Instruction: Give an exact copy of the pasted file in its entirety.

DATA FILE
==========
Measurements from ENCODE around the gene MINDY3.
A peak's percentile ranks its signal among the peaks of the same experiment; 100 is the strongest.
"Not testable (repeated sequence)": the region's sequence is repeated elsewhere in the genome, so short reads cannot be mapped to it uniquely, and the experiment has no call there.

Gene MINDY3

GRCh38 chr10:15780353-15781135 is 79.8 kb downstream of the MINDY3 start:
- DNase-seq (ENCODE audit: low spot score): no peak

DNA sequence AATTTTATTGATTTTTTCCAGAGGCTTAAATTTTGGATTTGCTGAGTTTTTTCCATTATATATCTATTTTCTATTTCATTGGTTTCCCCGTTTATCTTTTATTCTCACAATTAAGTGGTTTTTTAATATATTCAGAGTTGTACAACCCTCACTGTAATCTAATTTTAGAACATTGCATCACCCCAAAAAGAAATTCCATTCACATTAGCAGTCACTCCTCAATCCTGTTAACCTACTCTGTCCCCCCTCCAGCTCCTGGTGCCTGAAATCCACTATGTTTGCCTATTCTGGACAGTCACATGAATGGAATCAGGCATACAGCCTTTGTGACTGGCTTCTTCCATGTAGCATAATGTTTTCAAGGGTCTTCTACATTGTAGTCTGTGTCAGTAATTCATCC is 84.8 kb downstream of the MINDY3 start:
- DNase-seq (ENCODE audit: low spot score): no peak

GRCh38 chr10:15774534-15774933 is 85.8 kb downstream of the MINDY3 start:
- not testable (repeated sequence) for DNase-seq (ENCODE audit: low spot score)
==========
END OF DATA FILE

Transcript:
Measurements from ENCODE around the gene MINDY3.
A peak's percentile ranks its signal among the peaks of the same experiment; 100 is the strongest.
"Not testable (repeated sequence)": the region's sequence is repeated elsewhere in the genome, so short reads cannot be mapped to it uniquely, and the experiment has no call there.

Gene MINDY3

GRCh38 chr10:15780353-15781135 is 79.8 kb downstream of the MINDY3 start:
- DNase-seq (ENCODE audit: low spot score): no peak

DNA sequence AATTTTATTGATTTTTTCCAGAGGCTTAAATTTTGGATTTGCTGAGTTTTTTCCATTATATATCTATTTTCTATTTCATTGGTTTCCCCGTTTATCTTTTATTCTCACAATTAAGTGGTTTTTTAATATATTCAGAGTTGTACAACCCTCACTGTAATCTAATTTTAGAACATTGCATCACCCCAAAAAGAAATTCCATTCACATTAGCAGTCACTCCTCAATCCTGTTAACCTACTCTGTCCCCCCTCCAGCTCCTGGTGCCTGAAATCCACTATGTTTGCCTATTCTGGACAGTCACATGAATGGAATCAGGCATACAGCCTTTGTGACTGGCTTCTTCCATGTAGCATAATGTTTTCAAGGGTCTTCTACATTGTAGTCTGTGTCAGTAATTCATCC is 84.8 kb downstream of the MINDY3 start:
- DNase-seq (ENCODE audit: low spot score): no peak

GRCh38 chr10:15774534-15774933 is 85.8 kb downstream of the MINDY3 start:
- not testable (repeated sequence) for DNase-seq (ENCODE audit: low spot score)